EMILY JOHNSON/CATALYST Johnson, an Indigenous artist of Yup’ik ancestry, creates with enormous care, weaving many-layered works whose threads extend both back into history and out into the present world. Like much of her art, the new work “Being Future Being” combines movement, story, imagery and sound and involves a remarkable group of collaborators, including the Pulitzer Prize-winning Indigenous composer Raven Chacon. (Oct. 20-22, New York Live Arts)
MARK MORRIS DANCE GROUP The Beatles got the Mark Morris treatment — reverent irreverence — in 2017’s “Pepperland.” Now Morris takes on the music of Burt Bacharach, in “The Look of Love.” The evening-length work features 14 Bacharach songs in new arrangements by Ethan Iverson, with costumes by the frequent Morris collaborator Isaac Mizrahi. (Oct. 20-23, BroadStage, Santa Monica; Oct. 26-29, The Kennedy Center)
NEW YORK THEATER BALLET Directed for 44 years by its founder Diana Byer, this small but well-regarded troupe has a new leader: Steven Melendez, a former dancer with the company and an alum of its educational outreach program. For his first season, Melendez has programmed a collection of masterworks by Martha Clarke, José Limón, Jerome Robbins and Antony Tudor. (Oct. 21-23, Florence Gould Hall)
JOHN F. KENNEDY CENTER FOR THE PERFORMING ARTS The capitol’s arts hub presents a mix of American and international companies this fall. Cloud Gate Dance Theater of Taiwan returns with “13 Tongues,” a work by its new artistic director, Cheng Tsung-lung, based on his childhood memories of Taipei (Oct. 20-22). Mark Morris Dance Group performs his Burt Bacharach tribute “The Look of Love” (Oct. 26-29). Les Ballets de Monte Carlo makes its Kennedy Center debut with Jean-Christophe Maillot’s postmodern take on “Cinderella” (Nov. 17-20). Kansas City Ballet brings its “Nutcracker,” continuing the Kennedy Center’s tradition of highlighting “Nutcracker” productions from around the country (Nov. 23-27). And Ballet Hispánico dances Annabelle Lopez Ochoa’s impressionistic portrait of Eva Perón, “Doña Perón” (Nov 30-Dec 3).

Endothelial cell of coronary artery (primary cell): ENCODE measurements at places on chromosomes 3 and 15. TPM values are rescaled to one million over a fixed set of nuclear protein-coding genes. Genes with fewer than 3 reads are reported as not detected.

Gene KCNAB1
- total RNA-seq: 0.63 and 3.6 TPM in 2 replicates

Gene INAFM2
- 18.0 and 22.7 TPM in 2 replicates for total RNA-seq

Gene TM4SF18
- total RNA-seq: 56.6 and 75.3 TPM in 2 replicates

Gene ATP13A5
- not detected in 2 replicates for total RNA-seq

PERFORMANCE SPACE NEW YORK This East Village theater has positioned its programming this year as a “healing series,” exploring the restorative power of live art. The first half of the series includes multifaceted works on that theme by Niall Jones, Monica Mirabile and Moriah Evans. Open Movement, a Performance Space tradition offering free improvisation sessions and workshops each Sunday, also returns. (Oct. 24-Dec. 18)
CAMILLE A. BROWN & DANCERS The Apollo Theater and the Joyce Theater join forces to present Brown’s extraordinary trilogy of works — created as stand-alone dances over the past decade — that examine perceptions of Black identity. “Mr. TOL E. RAncE,” an ode to African American humor, and “BLACK GIRL: Linguistic Play,” a homage to the rhythmic games of Black girlhood, will run first at the Joyce (Oct. 25-30). “ink,” a time-traveling celebration of movements and rituals from the African diaspora, concludes the series at the Apollo (Nov. 4-5).